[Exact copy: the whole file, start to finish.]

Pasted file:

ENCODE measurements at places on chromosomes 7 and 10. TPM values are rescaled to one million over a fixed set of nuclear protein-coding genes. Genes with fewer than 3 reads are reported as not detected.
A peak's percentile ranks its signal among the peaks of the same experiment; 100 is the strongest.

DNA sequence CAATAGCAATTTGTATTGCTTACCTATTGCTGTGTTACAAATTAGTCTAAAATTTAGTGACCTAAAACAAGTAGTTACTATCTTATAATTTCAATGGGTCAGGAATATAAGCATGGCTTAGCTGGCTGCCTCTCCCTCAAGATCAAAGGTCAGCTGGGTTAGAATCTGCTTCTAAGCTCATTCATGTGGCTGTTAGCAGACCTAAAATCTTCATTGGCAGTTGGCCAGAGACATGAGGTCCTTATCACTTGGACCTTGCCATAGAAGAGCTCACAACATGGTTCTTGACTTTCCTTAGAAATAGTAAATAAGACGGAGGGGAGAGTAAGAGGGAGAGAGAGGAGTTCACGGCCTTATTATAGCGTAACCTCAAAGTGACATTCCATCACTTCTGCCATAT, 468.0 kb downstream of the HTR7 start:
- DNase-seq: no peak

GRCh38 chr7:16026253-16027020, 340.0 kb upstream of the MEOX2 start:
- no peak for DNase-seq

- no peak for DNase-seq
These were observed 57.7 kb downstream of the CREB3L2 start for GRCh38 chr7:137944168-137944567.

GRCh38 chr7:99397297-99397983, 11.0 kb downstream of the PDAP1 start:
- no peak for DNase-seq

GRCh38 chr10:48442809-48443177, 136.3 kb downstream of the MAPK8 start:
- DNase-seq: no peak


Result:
ENCODE measurements at places on chromosomes 7 and 10. TPM values are rescaled to one million over a fixed set of nuclear protein-coding genes. Genes with fewer than 3 reads are reported as not detected.
A peak's percentile ranks its signal among the peaks of the same experiment; 100 is the strongest.

DNA sequence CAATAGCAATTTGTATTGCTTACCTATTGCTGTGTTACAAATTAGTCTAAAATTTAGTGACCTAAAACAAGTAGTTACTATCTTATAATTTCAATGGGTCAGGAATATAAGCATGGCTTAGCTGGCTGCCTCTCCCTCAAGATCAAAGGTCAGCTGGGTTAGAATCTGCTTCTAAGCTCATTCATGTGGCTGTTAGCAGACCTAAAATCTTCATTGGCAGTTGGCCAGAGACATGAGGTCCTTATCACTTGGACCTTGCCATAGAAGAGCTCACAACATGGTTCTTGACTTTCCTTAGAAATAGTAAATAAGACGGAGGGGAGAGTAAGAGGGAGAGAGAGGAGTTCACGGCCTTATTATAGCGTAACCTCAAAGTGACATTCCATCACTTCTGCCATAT, 468.0 kb downstream of the HTR7 start:
- DNase-seq: no peak

GRCh38 chr7:16026253-16027020, 340.0 kb upstream of the MEOX2 start:
- no peak for DNase-seq

- no peak for DNase-seq
These were observed 57.7 kb downstream of the CREB3L2 start for GRCh38 chr7:137944168-137944567.

GRCh38 chr7:99397297-99397983, 11.0 kb downstream of the PDAP1 start:
- no peak for DNase-seq

GRCh38 chr10:48442809-48443177, 136.3 kb downstream of the MAPK8 start:
- DNase-seq: no peak